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Sandblasting

 
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DougJ



Joined: 10 Dec 2006
Posts: 41
Location: Kernersville, NC

PostPosted: Fri Jun 18, 2010 11:47 am    Post subject: Sandblasting Reply with quote

I'm getting close to sandblasting time. What is the best way, what to look out for, what never to do, etc...???
I did a search for sandblasting on the forum and found only one warning which didn't say anything other than to use no more than 120 psi. Any other warnings??
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Doug Jewell
N9776 - Starduster II
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jsh



Joined: 19 Dec 2005
Posts: 354
Location: Burnet, TX

PostPosted: Fri Jun 18, 2010 2:03 pm    Post subject: Reply with quote

Doug, I wrote an article for Starduster magazine some years ago detailing my experience.....I think all the issues are available on this BB? Let me know if you can find it. I will tell you this.....it is one of the messiest, most unenjoyable, dirtiest, most distasteful tasks I did on the airplane. John
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bmcj



Joined: 05 Dec 2005
Posts: 810
Location: California, Fresno

PostPosted: Fri Jun 18, 2010 9:45 pm    Post subject: Reply with quote

Sand is not the only medium. There is also (glass) bead blasting... just as messy, but less dust and less abrasive.

If you can find a unit for rent, there is also dry ice blasting. You drop big blocks od dry ice in the machine and it chops and grinds it as you blast. It works good, is less abrasive for delicate parts, cools the metal as you blast (rather than heating it), removes paint quickly because it freezes and blasts at the same time. Best of all, the only cleanup is the paint and rust that you blast off because the dry ice evaporates. You don't have to worry about sand getting caught in crevices.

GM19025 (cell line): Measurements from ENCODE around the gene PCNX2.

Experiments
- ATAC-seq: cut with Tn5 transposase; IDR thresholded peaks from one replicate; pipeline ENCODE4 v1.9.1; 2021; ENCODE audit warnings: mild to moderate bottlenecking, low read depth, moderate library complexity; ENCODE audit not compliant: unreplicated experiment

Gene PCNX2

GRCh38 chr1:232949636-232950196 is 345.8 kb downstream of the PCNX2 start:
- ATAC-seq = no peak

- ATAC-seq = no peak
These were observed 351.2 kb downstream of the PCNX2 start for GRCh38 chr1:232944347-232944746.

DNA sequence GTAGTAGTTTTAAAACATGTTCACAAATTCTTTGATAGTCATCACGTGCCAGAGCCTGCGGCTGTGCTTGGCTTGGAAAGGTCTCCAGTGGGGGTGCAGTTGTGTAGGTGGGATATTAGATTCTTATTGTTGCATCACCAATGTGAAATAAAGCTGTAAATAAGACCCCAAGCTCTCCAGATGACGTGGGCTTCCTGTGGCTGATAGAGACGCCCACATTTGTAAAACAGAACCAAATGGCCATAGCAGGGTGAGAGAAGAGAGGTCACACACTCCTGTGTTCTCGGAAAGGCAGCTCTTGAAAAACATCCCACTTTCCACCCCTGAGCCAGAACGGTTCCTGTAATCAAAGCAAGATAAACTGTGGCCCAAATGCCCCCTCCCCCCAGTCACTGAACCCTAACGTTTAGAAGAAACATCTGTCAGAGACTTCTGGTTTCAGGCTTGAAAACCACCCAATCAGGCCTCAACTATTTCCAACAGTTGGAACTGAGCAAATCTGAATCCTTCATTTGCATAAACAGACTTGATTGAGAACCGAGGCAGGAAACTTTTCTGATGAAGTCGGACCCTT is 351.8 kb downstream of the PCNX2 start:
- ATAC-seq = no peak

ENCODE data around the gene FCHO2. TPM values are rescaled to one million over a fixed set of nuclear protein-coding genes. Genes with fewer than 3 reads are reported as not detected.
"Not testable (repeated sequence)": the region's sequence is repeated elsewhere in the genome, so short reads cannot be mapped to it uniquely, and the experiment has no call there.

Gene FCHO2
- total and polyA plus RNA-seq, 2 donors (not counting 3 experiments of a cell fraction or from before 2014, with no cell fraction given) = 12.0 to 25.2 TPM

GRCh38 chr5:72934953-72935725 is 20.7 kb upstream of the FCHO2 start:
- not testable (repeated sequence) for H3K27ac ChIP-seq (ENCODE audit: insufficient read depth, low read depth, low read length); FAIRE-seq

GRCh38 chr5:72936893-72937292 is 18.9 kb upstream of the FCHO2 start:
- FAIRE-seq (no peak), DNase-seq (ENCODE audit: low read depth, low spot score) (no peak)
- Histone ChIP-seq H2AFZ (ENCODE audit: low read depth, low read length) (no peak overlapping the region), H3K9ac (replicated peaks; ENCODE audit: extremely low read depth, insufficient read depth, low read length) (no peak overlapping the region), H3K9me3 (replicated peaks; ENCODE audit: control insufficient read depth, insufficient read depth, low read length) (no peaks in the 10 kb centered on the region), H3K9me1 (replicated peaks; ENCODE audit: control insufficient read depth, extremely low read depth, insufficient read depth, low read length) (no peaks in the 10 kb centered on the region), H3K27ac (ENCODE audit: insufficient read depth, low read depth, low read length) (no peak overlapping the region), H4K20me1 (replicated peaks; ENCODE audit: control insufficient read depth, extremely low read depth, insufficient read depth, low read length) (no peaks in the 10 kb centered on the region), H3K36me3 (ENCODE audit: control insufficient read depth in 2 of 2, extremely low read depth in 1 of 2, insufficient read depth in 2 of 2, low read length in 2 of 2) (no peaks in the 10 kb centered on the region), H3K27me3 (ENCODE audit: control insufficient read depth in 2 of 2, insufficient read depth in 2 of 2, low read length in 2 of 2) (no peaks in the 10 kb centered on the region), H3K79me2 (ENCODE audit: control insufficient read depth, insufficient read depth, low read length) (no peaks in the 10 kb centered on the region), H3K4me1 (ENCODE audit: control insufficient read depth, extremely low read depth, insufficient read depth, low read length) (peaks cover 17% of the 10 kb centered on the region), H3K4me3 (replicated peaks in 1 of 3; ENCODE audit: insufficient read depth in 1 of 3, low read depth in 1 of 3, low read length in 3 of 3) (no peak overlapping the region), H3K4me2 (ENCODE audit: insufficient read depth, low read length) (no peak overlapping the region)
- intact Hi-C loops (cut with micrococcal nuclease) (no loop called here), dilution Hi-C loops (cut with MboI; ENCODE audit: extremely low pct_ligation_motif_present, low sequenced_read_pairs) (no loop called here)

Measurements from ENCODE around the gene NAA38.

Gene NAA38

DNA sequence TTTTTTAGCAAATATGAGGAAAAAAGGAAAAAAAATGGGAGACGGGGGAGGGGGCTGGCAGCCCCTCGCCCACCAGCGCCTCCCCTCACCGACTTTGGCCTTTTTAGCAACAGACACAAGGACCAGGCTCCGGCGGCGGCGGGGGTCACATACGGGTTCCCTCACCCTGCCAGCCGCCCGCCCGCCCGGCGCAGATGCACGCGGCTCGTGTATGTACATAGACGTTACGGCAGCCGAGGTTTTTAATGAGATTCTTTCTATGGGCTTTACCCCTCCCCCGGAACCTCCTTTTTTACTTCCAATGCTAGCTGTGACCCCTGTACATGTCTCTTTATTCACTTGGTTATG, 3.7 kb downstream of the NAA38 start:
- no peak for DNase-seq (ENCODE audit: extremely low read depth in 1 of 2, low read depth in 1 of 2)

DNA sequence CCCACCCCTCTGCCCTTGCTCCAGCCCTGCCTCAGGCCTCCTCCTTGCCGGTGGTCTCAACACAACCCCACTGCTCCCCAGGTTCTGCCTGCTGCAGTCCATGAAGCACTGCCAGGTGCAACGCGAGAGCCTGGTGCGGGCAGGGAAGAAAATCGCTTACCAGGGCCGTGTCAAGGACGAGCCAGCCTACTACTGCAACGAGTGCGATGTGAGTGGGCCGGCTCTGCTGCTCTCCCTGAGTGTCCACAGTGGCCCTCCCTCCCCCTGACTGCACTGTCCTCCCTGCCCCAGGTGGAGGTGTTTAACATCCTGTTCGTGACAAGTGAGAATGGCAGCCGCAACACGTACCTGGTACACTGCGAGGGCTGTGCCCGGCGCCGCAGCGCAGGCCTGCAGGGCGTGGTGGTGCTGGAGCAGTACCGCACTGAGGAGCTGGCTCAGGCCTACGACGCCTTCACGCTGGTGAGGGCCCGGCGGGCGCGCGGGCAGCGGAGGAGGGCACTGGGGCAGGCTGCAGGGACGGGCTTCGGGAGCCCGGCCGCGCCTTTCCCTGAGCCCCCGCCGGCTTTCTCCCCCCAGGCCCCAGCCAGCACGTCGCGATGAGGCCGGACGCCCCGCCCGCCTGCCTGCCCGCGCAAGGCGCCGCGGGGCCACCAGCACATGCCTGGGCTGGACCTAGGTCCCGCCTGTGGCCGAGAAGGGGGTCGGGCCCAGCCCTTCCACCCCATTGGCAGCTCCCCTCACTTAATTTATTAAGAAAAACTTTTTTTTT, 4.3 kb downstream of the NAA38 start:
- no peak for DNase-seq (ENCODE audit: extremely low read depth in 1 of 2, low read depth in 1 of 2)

The DOWN SIDE: The dry ice can be more expensive than sand. Also, dry ice sublimates into carbon dioxide... not poisonous, but can cause suffocation if allowed to collect because it is odorless and symptomless. Best to use a forced air respirator if you have one, but at a minimum, you should use it in an open area with good ventilation and not in a low spot where the heavy gas can collect.

ALSO... don't stick your tongue on the block of dry ice!!! Rolling Eyes

Bruce Smile
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planebuilder



Joined: 28 Nov 2008
Posts: 46
Location: Midland Ontario Canada

PostPosted: Sat Jun 19, 2010 11:04 am    Post subject: Reply with quote

Sand, as in beach sand, works well, however, treat it as you would very toxic paint. Beach sand
usually has silica in it, that is frowned upon by most regulatory bodies because it causes silicosis
of the lungs, VERY BAD. There are other media, like ďBlack BeautyĒ,.. ďBlack diamondĒ ... that
donít contain silica. I think itís dangerous to think if it doesnít have silica itís safe. Whatever
media you use I would NEVER blast without a full fresh air supplied hood. Keep your neighbors
in mind, sand dust will float in the air and travel 100 feet in a breeze. I know one guy who had to
pay to repaint a Mercedes because the abrasive dust traveled to the neighbors yard, when the
owner complained, an employee brushed the ďdustĒ off the car, scratching the high gloss finish.
You will need a pressure pot blaster, for a fuselage a siphon feed blaster is a waste of time.
If you can do it in a room (with exhaust fan) great, then you can recycle the sand, sift it through a
window screen and reuse it, if outside some very big tarps on the ground might save some sand,
you will need lots to do a fuselage. Even new sand needs to be sifted, just one small stone can
plug the blaster. Pro blasters will tell you the sand wonít work as well when reused, they donít